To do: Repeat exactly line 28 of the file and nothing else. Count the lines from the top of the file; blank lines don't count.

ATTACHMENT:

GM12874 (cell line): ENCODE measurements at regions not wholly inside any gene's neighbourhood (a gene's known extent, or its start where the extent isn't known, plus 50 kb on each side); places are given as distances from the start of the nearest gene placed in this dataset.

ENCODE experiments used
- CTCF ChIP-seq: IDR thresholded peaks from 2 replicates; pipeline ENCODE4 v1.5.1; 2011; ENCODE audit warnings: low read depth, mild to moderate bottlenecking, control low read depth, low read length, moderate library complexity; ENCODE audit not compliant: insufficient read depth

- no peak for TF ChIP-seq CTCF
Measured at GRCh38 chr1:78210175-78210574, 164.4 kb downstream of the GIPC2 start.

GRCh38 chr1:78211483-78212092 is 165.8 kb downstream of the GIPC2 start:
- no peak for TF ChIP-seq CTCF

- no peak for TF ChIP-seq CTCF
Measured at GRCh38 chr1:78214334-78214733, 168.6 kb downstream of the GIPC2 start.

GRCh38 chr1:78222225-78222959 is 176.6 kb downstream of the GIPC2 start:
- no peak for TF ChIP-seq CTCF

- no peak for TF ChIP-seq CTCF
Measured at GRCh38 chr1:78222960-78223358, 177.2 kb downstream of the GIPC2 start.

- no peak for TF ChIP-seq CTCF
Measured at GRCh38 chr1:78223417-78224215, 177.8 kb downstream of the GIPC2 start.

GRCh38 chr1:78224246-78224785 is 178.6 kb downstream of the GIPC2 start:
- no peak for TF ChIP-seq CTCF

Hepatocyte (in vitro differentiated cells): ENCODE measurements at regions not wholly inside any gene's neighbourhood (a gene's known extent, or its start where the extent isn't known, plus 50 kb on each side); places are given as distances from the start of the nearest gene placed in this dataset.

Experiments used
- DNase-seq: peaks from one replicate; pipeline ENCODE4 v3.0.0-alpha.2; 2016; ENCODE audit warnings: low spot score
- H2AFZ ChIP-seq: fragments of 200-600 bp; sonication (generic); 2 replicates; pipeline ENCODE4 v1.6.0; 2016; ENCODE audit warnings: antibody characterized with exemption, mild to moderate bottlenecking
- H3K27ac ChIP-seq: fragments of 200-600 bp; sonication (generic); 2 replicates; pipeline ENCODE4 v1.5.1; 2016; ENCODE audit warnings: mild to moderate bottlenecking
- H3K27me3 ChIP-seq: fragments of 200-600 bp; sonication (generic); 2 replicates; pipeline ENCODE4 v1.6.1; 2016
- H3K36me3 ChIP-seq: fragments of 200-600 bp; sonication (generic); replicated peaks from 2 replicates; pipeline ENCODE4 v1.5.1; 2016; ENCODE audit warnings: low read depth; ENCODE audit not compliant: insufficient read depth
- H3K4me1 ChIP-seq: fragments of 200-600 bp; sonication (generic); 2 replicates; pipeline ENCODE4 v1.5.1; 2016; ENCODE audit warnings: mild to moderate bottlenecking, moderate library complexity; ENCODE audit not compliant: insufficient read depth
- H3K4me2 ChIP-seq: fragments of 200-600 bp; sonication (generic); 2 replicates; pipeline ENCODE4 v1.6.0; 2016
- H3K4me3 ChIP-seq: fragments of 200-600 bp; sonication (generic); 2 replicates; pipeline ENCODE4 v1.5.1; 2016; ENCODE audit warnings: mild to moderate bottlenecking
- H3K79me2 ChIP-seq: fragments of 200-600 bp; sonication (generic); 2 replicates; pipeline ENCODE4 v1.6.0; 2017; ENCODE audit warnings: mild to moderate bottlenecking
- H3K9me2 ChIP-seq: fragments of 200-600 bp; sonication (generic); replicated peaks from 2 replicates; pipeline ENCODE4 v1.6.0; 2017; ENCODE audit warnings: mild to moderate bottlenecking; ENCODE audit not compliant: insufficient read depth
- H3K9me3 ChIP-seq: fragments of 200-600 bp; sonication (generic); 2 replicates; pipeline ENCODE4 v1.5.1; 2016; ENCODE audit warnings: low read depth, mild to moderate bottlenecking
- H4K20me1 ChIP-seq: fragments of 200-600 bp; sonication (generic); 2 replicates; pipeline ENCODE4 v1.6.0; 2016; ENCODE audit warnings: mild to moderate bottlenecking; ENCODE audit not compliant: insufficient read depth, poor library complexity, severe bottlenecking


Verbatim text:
- H3K79me2 ChIP-seq: fragments of 200-600 bp; sonication (generic); 2 replicates; pipeline ENCODE4 v1.6.0; 2017; ENCODE audit warnings: mild to moderate bottlenecking